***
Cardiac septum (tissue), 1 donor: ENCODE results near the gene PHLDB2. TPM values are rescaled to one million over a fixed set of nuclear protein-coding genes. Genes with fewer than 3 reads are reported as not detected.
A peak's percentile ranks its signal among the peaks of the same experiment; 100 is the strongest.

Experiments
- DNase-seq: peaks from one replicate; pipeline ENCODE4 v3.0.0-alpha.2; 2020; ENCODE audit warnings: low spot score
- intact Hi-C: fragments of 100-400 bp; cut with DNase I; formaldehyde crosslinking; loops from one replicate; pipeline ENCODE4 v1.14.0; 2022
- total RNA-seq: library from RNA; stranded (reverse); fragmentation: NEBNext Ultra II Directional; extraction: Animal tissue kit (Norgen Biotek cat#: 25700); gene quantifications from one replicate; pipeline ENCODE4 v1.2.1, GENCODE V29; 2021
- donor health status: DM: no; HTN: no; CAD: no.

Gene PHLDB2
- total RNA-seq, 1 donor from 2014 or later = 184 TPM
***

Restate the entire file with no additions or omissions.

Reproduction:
Cardiac septum (tissue), 1 donor: ENCODE results near the gene PHLDB2. TPM values are rescaled to one million over a fixed set of nuclear protein-coding genes. Genes with fewer than 3 reads are reported as not detected.
A peak's percentile ranks its signal among the peaks of the same experiment; 100 is the strongest.

Experiments
- DNase-seq: peaks from one replicate; pipeline ENCODE4 v3.0.0-alpha.2; 2020; ENCODE audit warnings: low spot score
- intact Hi-C: fragments of 100-400 bp; cut with DNase I; formaldehyde crosslinking; loops from one replicate; pipeline ENCODE4 v1.14.0; 2022
- total RNA-seq: library from RNA; stranded (reverse); fragmentation: NEBNext Ultra II Directional; extraction: Animal tissue kit (Norgen Biotek cat#: 25700); gene quantifications from one replicate; pipeline ENCODE4 v1.2.1, GENCODE V29; 2021
- donor health status: DM: no; HTN: no; CAD: no.

Gene PHLDB2
- total RNA-seq, 1 donor from 2014 or later = 184 TPM